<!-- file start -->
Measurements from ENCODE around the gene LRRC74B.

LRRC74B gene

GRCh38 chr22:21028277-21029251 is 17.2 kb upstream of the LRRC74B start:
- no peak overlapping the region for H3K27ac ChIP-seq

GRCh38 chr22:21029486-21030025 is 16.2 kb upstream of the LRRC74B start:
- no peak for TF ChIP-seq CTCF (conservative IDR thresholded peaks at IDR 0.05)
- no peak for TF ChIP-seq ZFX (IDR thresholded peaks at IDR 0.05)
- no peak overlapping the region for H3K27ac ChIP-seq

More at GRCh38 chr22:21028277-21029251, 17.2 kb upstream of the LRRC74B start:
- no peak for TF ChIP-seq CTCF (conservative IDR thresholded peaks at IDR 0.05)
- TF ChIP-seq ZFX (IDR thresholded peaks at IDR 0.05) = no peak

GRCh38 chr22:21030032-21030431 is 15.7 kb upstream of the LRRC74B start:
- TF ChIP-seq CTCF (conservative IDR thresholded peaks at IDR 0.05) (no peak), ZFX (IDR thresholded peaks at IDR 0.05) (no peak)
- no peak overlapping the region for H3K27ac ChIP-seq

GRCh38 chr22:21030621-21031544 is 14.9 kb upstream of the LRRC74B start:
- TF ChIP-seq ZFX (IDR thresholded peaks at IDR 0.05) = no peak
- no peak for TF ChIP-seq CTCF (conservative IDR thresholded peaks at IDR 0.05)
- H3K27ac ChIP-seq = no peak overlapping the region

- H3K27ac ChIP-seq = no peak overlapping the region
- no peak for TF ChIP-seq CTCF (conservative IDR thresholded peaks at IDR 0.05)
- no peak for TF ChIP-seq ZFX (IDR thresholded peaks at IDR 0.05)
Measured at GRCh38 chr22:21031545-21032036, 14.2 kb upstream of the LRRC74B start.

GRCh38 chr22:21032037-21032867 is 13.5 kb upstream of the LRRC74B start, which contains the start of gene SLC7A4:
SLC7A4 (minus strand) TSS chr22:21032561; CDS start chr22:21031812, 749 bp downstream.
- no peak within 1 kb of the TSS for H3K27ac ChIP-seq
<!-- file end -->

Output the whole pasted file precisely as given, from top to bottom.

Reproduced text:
Measurements from ENCODE around the gene LRRC74B.

LRRC74B gene

GRCh38 chr22:21028277-21029251 is 17.2 kb upstream of the LRRC74B start:
- no peak overlapping the region for H3K27ac ChIP-seq

GRCh38 chr22:21029486-21030025 is 16.2 kb upstream of the LRRC74B start:
- no peak for TF ChIP-seq CTCF (conservative IDR thresholded peaks at IDR 0.05)
- no peak for TF ChIP-seq ZFX (IDR thresholded peaks at IDR 0.05)
- no peak overlapping the region for H3K27ac ChIP-seq

More at GRCh38 chr22:21028277-21029251, 17.2 kb upstream of the LRRC74B start:
- no peak for TF ChIP-seq CTCF (conservative IDR thresholded peaks at IDR 0.05)
- TF ChIP-seq ZFX (IDR thresholded peaks at IDR 0.05) = no peak

GRCh38 chr22:21030032-21030431 is 15.7 kb upstream of the LRRC74B start:
- TF ChIP-seq CTCF (conservative IDR thresholded peaks at IDR 0.05) (no peak), ZFX (IDR thresholded peaks at IDR 0.05) (no peak)
- no peak overlapping the region for H3K27ac ChIP-seq

GRCh38 chr22:21030621-21031544 is 14.9 kb upstream of the LRRC74B start:
- TF ChIP-seq ZFX (IDR thresholded peaks at IDR 0.05) = no peak
- no peak for TF ChIP-seq CTCF (conservative IDR thresholded peaks at IDR 0.05)
- H3K27ac ChIP-seq = no peak overlapping the region

- H3K27ac ChIP-seq = no peak overlapping the region
- no peak for TF ChIP-seq CTCF (conservative IDR thresholded peaks at IDR 0.05)
- no peak for TF ChIP-seq ZFX (IDR thresholded peaks at IDR 0.05)
Measured at GRCh38 chr22:21031545-21032036, 14.2 kb upstream of the LRRC74B start.

GRCh38 chr22:21032037-21032867 is 13.5 kb upstream of the LRRC74B start, which contains the start of gene SLC7A4:
SLC7A4 (minus strand) TSS chr22:21032561; CDS start chr22:21031812, 749 bp downstream.
- no peak within 1 kb of the TSS for H3K27ac ChIP-seq